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STEVE CHIOTAKIS: Since there’s no national cap-and-trade system for greenhouse gases, some states are doing their own. Minnesota will start requiring utilities to weigh the cost of carbon when deciding where to get their energy. And that could hurt out-of-state coal-fired power plants. Here’s Marketplace’s Nancy Marshall Genzer.
NANCY MARSHALL GENZER: Minnesota wants to discourage its utilities from building coal-fired power plants, or buying power from coal-fired plants in other states like North Dakota.
Minnesota has calculated the cost of any future fees on carbon at up to $34 per ton. Minnesota utilities have to get state permission when they want to build a new power plant or import energy. Starting in 2012, they’ll have to include the cost of carbon in their applications.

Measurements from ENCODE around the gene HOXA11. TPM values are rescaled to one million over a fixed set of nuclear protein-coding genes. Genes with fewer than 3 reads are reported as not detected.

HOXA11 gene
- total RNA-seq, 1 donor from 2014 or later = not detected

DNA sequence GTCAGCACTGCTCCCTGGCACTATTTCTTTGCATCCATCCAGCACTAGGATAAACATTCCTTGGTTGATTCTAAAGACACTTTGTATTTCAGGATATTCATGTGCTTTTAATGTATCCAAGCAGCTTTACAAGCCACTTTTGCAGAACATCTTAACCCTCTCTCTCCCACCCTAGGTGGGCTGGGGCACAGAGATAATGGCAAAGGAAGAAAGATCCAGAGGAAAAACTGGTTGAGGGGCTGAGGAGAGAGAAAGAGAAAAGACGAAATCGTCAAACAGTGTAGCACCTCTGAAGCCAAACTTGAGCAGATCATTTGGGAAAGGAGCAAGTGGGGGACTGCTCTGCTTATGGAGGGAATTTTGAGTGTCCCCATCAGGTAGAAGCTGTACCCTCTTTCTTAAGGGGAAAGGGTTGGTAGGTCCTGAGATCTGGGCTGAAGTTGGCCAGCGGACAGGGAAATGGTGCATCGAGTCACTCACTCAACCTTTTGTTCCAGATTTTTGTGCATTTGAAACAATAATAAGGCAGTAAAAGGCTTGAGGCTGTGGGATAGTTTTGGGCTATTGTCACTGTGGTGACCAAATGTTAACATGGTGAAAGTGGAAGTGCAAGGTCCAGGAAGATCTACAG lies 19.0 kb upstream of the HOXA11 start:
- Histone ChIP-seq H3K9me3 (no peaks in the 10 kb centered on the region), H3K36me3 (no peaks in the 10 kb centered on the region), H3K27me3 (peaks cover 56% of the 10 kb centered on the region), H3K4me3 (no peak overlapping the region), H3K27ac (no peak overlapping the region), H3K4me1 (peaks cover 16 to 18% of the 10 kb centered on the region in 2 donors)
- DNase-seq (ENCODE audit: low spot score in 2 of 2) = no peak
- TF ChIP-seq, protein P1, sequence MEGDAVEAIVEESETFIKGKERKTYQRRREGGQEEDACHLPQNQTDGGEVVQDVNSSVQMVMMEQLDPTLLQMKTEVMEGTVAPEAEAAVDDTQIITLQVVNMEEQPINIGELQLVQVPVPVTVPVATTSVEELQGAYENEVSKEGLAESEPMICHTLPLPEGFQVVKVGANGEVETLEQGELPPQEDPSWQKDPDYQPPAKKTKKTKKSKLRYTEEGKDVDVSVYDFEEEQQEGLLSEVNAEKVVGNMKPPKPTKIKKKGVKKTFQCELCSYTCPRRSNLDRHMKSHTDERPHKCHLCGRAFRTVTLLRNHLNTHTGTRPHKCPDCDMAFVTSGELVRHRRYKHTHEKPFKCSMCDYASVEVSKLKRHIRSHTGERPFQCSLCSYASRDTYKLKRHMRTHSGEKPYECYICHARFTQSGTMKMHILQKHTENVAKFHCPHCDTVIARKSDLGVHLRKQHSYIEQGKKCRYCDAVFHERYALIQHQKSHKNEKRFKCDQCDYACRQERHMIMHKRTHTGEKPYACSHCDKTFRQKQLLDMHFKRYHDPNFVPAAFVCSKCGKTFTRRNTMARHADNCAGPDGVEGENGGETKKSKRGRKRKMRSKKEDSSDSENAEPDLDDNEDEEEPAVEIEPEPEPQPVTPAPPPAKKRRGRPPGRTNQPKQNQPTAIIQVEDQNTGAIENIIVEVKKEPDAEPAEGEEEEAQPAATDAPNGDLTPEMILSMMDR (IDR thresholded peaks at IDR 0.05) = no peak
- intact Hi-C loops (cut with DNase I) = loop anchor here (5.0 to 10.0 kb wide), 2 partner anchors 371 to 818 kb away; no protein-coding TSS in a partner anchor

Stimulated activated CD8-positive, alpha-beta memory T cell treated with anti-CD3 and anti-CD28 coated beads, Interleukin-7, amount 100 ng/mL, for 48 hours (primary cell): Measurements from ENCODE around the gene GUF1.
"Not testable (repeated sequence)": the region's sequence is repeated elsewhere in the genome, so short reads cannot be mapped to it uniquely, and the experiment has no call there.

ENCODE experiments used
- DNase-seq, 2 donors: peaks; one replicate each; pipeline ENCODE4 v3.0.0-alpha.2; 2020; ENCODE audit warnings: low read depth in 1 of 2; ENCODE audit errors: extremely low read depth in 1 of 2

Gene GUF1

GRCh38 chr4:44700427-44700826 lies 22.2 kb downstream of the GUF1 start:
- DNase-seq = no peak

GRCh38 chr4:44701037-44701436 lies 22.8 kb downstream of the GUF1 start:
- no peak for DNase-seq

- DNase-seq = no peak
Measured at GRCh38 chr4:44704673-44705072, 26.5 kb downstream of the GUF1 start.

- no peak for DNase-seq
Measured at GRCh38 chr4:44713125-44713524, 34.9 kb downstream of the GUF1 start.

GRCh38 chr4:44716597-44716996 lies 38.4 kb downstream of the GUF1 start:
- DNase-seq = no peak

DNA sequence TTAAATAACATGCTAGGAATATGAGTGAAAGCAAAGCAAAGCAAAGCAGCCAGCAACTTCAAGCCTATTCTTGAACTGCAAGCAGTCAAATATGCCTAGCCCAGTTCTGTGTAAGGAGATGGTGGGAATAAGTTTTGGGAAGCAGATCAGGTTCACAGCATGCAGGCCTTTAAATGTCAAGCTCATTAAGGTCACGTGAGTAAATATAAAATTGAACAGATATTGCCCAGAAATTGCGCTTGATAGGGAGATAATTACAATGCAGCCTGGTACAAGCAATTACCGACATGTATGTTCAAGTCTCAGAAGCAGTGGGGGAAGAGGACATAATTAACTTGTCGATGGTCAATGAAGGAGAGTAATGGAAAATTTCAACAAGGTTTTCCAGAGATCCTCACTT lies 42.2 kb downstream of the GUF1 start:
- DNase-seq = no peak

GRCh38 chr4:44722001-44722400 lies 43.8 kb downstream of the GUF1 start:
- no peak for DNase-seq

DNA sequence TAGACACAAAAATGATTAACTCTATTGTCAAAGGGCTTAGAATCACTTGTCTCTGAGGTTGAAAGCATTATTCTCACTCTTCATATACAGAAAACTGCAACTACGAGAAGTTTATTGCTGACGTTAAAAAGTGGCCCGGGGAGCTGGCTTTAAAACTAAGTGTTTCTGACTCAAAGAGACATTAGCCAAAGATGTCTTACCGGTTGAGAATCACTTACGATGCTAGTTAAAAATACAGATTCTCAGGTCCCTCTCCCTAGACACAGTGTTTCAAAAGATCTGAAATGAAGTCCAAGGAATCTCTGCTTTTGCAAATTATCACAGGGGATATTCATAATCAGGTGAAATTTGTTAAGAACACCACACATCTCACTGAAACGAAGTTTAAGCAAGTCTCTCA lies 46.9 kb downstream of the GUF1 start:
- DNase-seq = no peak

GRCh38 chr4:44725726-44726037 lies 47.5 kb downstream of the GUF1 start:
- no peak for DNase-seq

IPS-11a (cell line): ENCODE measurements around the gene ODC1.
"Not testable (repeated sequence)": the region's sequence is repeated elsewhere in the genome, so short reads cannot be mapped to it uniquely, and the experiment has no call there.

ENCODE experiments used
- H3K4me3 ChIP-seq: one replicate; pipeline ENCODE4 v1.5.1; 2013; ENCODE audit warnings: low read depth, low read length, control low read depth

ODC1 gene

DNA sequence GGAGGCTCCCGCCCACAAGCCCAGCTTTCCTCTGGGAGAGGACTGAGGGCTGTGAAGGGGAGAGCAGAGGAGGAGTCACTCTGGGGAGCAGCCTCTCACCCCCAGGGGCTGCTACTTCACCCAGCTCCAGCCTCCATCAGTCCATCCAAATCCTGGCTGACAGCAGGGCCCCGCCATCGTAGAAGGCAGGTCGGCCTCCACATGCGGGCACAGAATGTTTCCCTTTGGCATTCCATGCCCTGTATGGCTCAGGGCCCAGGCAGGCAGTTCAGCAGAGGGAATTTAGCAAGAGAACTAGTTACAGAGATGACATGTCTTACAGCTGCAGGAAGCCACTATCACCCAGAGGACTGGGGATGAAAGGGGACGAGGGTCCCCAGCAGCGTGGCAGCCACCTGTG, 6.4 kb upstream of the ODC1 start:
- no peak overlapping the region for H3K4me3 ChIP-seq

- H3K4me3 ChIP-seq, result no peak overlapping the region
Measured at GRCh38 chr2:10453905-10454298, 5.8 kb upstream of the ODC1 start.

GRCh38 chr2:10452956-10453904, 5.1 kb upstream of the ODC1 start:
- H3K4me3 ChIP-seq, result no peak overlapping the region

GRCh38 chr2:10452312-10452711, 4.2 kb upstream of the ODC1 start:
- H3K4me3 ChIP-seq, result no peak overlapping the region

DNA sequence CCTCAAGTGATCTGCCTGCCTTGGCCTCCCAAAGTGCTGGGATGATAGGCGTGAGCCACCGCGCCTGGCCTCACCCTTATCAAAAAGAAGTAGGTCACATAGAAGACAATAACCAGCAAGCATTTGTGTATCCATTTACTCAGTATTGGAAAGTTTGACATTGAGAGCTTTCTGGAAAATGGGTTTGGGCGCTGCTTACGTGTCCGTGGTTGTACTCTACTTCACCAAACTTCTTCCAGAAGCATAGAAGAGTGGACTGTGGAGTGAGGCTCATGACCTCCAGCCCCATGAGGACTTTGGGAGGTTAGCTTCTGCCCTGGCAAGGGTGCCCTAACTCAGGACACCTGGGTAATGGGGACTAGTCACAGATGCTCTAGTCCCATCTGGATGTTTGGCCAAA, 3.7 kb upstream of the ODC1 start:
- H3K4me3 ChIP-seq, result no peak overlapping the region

Beth Goodpaster is a staff attorney with the Minnesota Center for Environmental Advocacy.
BETH GOODPASTER: We know that carbon regulation is coming. We don’t know exactly the form of it, we don’t know exactly the price tag, so let’s analyze a few different scenarios.
North Dakota says Minnesota is violating the U.S. Constitution, which says states can’t regulate each other’s businesses. California came up against the same argument when it was formulating a new carbon tax. Out-of-state power plants said they were being discriminated against.
Bill Becker heads the National Association of Clean Air Agencies. He says Congress could head-off the interstate squabbling with a national cap-and-trade system.
BILL BECKER: Until Congress takes action, what we’re left with is states and localities throughout the country having to take matters into their own hands.
Even if that offends their neighbors.
In Washington, I’m Nancy Marshall Genzer for Marketplace.